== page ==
Saturday, July 4, 2009

The 500 Pound Gorilla and the Elephant in the Room

I have no problem discussing how I think things should be done in a game store. Small business owners do their own thing because they don't like working for others and want things done their way. They have very strong opinions generally. As for discussing individual stores, I rarely do this unless I want to contrast something valid they're doing with something I'm doing. There are a lot of great game stores in the SF Bay Area, more than most states or regions of the country could ever possibly match. There are plenty of failures as well, and they have nothing to teach us but cautionary tales. Their stories are so similar in their failings that we don't need to name them.

I also won't talk about those stores because there is no sense in bad blood. Despite what some think (including what other competitors have told me), stores gain customers on their own steam. Customers are not generally stolen or acquired through trickery or guile. If you've got something legitimately special, there is a certain cross-over, but it's not a high percentage. So there is no point in bad-mouthing someone elses livelihood. In the end, it brings everyone down. Bad mouthing one business for the sake of another is not guerrilla marketing, it's just being a dipshit. It helps nobody and makes you look foolish.

I'm also not strategically in a position to slam the smaller guys, for those of you who like games. The mouse can pick on the elephant to it's hearts content, because when the elephant stomps it, it looks like bullying. The guerrilla marketing principle is you can always bash your bigger competitor for fun and profit (says Guy Kawasaki). Be a thorn in the tigers paw. I can trash Wal-Mart for loss leading board games, or Amazon for eroding the value of role-playing books, but if I attack someone smaller, I'm the bad guy. America loves the underdog and hates a bully. I know this because I've been the small guy for years, and for most of the world, I still am.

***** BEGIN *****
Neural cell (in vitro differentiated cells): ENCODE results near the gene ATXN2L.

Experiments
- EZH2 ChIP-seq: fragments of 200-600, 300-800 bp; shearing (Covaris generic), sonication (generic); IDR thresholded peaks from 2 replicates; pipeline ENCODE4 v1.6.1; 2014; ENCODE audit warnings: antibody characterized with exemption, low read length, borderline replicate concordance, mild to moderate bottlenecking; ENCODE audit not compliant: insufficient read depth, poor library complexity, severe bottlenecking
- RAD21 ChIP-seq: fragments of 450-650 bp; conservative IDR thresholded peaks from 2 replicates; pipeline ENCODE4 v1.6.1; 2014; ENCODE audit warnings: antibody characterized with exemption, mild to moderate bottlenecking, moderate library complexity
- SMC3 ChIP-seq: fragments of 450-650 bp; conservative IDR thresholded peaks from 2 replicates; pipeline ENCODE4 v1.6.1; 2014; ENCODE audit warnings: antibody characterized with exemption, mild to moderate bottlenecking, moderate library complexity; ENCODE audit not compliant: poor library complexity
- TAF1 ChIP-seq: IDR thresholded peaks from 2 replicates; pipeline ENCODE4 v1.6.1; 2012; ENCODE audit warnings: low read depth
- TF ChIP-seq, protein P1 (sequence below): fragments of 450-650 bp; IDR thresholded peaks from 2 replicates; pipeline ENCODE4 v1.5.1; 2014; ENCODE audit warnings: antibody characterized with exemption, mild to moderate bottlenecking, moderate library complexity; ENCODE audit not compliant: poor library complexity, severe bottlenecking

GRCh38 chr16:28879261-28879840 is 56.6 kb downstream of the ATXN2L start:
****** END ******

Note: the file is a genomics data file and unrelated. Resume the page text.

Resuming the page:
The other reason to keep things cool is because businesses fail. They fail because of many reasons: they run out of money, they lose their lease, partners begin to despise each other, the owner retires or their business practices are just plain crap. When these businesses fail, a small percentage of customers will migrate to the new store. I know it's small because I've seen this happen to five local competitors in the last five years. It's a small gain, not a tidal wave.

I also know this firsthand because a lot of the annoying customers who we're dealing with online now (exemplified by anonymous), migrated from other failed stores to ours, and they'll do it again when their current store fails or decides to change policies to discourage them from their various asshattery. They'll migrate with a shrug and five minutes later that previous store and the owner that devoted their life to it will be a vague, distant memory. They'll be bitching about the music, the decor or the price of a Coke. In any case, it makes no sense to irritate them further. They could be a future customer at best. At worst a thorn in my paw.

Likewise, it makes no sense to irritate supporters of my store, because if I run out of money, lose my lease, am found lynched by my partners, begin to run a crap store or decide to retire, it's likely going to prevent many of my good customers from migrating to this troublesome competitor. In other words, there's no need for this animosity and it only drives people away. It is a destructive force, not a creative one. We saw this in Vacaville a few years ago between two stores. Both are gone now.

Good, true competition rises all boats. It builds communities of local gamers who involve their friends and families in their exciting hobby. This concept of store loyalty applies to a very small percentage of people. The vast majority shop at one store until that store disappears and they're forced to do something else. They just have no desire to hunt for more of the same once they've found what they're looking for. We're still getting new customers from Games Unlimited, over a year after they closed! Advertising is maddeningly difficult and if it was as easy as making a flyer or running a TV commercial, everyone would already know about us.

Besides this vast base of regulars, a smaller percentage of very active customers will shop everywhere, and a small percentage will be "loyal" to one shop, regardless. I would guess the ratio is something like 90-5-5. When there is a strong local community of stores, without animosity, both stores are stronger. There can be cross-pollination between that 5% of promiscuous customers, usually important "influencers", that can grow the gaming community for everyone. This is a positive and inevitable result of good relations. Bad relations only puts up barriers and hurts everyone.

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